The mystery of Narrabeen Man

Step 1: Develop any questions

  • What happened to Narrabeen Man?
  • What do you know?
  • What do you need to know?

According to the Australian Curriculum: History Year 7 students are required to pose a key question such as: 'How were the pyramids at Giza built?' and understand that there may not be a definitive answer (ACHHS207). An overarching question has been provided for this inquiry: What happened to Narrabeen Man?

For Task 1, refer to Investigation kit: the mystery of Narrabeen Man (PDF, 731 KB)

A newspaper headline announcing that an ancient skeleton has been found at a Narrabeen bus stop. A 2005 Sydney newspaper headline
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What happened to Narrabeen Man? (Task 1)

Task 1 is designed to help students develop their own inquiry questions for the investigation and develop a word list to help them understand new terms and concepts that will be introduced.

  1. Developing inquiry questions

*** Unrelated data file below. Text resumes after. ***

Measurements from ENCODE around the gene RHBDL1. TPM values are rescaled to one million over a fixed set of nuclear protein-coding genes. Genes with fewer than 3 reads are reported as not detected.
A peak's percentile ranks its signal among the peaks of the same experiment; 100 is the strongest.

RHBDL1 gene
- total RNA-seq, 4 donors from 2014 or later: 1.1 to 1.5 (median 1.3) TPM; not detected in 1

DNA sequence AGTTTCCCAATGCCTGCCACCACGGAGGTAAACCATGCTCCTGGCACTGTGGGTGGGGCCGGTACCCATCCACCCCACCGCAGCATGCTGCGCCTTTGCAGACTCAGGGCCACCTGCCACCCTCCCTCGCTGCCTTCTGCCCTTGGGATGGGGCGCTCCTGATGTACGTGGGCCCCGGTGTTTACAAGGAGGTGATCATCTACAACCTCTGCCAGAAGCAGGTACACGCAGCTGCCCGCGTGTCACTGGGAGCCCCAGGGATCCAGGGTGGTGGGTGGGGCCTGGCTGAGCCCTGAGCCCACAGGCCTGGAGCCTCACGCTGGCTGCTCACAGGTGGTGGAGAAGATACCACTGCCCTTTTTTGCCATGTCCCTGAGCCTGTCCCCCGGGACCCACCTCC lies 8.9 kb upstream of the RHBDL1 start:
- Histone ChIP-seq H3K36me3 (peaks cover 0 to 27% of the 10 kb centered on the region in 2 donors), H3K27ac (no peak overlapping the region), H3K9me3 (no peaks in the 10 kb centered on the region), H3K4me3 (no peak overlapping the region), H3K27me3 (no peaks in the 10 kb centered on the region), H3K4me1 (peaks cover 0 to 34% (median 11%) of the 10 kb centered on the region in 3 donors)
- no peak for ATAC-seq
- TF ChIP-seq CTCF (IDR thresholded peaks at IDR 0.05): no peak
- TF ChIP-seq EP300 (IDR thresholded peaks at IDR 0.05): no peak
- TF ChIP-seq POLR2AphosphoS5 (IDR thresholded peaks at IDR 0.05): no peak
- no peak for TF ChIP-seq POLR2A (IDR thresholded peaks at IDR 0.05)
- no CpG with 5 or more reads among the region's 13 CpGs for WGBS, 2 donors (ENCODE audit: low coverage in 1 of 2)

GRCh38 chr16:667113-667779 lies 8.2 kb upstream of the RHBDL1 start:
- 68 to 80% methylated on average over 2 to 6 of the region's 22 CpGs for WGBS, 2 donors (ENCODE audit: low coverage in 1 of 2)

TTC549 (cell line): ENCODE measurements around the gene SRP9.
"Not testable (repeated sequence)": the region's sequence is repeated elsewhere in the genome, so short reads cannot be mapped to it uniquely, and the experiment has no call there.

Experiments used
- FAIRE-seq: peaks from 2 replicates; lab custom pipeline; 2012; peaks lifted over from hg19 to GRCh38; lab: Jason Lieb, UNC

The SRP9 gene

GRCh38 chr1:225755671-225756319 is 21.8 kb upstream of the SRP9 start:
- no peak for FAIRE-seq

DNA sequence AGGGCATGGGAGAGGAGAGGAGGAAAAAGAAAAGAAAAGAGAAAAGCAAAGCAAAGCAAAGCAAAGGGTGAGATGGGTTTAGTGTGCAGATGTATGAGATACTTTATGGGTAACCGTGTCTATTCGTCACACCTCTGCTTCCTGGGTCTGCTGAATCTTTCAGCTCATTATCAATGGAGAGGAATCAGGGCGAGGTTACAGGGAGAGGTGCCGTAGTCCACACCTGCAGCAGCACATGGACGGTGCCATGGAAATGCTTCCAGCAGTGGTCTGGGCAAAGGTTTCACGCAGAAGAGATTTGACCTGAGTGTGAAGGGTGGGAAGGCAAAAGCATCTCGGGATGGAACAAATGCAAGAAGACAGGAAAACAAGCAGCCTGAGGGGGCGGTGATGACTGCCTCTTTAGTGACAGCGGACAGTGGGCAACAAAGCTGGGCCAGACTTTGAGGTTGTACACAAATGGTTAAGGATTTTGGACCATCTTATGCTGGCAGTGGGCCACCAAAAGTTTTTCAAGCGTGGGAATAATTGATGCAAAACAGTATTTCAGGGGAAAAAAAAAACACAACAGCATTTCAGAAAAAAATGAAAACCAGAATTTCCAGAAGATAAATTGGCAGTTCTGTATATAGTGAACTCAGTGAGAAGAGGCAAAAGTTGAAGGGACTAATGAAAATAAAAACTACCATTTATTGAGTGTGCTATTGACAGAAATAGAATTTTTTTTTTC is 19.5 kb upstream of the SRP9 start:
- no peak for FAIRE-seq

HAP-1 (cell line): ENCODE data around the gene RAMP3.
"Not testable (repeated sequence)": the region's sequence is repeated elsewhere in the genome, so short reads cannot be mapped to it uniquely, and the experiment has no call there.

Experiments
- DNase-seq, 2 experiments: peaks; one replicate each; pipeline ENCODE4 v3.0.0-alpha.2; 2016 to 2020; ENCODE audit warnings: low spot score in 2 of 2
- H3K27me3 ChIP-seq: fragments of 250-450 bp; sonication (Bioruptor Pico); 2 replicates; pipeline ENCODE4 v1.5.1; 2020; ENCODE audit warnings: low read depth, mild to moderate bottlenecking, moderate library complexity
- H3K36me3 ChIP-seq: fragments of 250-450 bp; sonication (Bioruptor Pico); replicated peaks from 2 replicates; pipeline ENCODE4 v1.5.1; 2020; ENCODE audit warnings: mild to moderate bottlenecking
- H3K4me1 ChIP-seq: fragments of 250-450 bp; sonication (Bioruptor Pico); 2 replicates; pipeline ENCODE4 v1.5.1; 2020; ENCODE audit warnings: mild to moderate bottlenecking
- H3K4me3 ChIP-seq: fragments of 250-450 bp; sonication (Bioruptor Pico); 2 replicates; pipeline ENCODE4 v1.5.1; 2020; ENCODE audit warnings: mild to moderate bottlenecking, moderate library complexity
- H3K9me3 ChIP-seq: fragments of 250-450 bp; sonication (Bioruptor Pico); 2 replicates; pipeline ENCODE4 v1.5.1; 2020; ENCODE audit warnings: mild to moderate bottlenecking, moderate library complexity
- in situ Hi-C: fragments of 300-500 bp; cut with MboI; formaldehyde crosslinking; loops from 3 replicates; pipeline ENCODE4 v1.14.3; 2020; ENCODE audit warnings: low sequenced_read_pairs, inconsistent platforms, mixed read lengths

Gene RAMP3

• Ask students to look at the newspaper headline about the discovery of Narrabeen Man.
    • Give students a few minutes to think about and discuss the topic with a partner or in small groups.
    • Ask what they think the topic might be about and what they would like to find out.
    • Students can work in groups or pairs to brainstorm and write down key ideas, then regroup to summarise ideas as a whole class.
    • Use the question scaffold in Task 1 to help students develop their own inquiry questions to structure their investigation.
    • Go back to these inquiry questions at the end of the learning sequence to determine what students have learned from their investigation.
  2. Understanding and using new vocabulary
    • The 'General capabilities: literacy' in the Australian Curriculum is a cross-curriculum capability that requires students to develop word knowledge.
    • This element involves:
      • understanding and using new vocabulary, including learning area vocabulary, to compose and comprehend texts in different learning areas
      • developing strategies to spell a range of subject-specific words.
    • See The Australian Curriculum General Capabilities.
    • Use the scaffold in Task 1 to help students create a word list of new terms and concepts which they can refer to and add to throughout the learning sequence.

Example of a table of new terms
New words Meaning
BP 'Before present', term used by prehistorians to describe events that happened thousands or millions of years ago compared to today. You can also use the term 'years ago'.